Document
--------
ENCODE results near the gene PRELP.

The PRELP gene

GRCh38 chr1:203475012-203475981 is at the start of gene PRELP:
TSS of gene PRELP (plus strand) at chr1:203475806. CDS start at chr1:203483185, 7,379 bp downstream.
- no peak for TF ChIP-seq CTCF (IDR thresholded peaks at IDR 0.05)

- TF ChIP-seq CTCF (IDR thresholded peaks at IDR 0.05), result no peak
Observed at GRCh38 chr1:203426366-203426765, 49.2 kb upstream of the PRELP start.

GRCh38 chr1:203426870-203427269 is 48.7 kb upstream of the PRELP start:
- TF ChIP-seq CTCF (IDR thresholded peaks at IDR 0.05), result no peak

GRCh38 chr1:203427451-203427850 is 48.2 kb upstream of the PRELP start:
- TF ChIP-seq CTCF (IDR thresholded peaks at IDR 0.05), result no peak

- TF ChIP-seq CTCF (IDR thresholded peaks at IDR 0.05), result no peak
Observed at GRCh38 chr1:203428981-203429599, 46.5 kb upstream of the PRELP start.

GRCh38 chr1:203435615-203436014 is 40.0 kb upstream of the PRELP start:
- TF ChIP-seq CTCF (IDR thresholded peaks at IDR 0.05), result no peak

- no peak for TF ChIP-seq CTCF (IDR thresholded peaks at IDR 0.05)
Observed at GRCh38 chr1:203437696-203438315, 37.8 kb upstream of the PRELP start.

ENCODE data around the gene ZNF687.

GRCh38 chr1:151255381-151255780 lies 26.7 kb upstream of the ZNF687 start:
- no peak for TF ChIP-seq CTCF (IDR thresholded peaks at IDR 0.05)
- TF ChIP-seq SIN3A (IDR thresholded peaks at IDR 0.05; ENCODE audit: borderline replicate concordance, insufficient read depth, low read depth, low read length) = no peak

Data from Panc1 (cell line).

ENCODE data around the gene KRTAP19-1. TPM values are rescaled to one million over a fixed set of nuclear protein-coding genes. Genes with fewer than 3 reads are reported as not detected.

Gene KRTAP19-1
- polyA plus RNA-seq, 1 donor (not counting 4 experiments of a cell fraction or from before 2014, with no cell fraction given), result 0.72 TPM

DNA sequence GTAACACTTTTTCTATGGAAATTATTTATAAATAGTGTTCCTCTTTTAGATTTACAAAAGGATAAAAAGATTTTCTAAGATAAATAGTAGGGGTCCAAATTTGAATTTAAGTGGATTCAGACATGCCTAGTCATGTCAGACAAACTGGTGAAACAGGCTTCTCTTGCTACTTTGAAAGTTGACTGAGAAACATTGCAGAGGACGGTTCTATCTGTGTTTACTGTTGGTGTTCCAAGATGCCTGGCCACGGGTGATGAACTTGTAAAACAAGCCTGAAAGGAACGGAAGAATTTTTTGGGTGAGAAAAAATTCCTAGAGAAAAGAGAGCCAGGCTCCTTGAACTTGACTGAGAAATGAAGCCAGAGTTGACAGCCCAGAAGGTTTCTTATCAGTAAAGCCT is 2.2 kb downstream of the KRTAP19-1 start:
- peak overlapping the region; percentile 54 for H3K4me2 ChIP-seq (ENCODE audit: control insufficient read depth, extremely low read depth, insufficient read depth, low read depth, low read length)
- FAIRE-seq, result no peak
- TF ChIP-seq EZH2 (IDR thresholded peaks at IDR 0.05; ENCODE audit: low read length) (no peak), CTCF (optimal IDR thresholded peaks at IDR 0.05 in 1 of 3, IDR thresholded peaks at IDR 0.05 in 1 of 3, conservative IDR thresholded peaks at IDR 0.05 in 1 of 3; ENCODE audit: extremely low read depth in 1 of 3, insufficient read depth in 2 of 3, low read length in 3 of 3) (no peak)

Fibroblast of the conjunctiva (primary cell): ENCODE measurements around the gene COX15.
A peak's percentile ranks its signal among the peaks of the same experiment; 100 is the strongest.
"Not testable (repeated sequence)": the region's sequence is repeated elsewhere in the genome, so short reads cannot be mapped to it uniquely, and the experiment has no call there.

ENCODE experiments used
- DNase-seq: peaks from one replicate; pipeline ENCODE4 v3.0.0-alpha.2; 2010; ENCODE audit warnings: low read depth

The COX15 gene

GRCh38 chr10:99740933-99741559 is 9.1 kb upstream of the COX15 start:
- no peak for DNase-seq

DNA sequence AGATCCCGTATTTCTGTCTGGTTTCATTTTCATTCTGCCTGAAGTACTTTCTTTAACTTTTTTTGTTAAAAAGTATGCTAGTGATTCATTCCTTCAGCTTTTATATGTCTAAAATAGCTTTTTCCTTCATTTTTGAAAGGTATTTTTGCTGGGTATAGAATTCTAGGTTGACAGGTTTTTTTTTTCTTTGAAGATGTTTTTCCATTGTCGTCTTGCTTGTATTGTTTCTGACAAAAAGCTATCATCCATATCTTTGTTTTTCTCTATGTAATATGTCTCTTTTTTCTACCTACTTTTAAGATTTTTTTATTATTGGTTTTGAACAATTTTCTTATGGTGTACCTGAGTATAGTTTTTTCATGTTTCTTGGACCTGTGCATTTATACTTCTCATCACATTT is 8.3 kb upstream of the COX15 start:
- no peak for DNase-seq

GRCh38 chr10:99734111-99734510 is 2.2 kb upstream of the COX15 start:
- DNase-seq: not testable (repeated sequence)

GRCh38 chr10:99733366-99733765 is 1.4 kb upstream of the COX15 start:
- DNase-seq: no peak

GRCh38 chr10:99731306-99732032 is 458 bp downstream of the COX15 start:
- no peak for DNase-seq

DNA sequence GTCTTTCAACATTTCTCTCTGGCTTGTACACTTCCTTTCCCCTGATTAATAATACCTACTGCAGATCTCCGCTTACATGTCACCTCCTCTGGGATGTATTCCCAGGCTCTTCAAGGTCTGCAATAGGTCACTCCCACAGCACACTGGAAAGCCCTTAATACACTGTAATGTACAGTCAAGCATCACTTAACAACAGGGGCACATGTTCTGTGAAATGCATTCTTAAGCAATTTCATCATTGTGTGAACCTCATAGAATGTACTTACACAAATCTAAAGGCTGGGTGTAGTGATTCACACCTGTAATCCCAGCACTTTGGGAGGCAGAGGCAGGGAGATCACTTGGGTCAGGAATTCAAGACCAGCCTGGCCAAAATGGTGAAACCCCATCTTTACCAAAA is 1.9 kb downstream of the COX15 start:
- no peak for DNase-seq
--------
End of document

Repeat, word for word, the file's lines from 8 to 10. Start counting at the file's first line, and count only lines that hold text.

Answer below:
GRCh38 chr1:203426870-203427269 is 48.7 kb upstream of the PRELP start:
- TF ChIP-seq CTCF (IDR thresholded peaks at IDR 0.05), result no peak

GRCh38 chr1:203427451-203427850 is 48.2 kb upstream of the PRELP start: